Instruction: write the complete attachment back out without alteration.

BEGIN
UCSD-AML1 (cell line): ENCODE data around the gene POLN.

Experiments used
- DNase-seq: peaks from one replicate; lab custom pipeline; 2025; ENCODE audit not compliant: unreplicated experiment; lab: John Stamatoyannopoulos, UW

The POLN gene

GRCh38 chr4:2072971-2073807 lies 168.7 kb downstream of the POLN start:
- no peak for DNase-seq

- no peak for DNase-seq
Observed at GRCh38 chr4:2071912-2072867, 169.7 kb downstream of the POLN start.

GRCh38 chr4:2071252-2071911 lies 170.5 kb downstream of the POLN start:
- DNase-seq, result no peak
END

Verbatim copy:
UCSD-AML1 (cell line): ENCODE data around the gene POLN.

Experiments used
- DNase-seq: peaks from one replicate; lab custom pipeline; 2025; ENCODE audit not compliant: unreplicated experiment; lab: John Stamatoyannopoulos, UW

The POLN gene

GRCh38 chr4:2072971-2073807 lies 168.7 kb downstream of the POLN start:
- no peak for DNase-seq

- no peak for DNase-seq
Observed at GRCh38 chr4:2071912-2072867, 169.7 kb downstream of the POLN start.

GRCh38 chr4:2071252-2071911 lies 170.5 kb downstream of the POLN start:
- DNase-seq, result no peak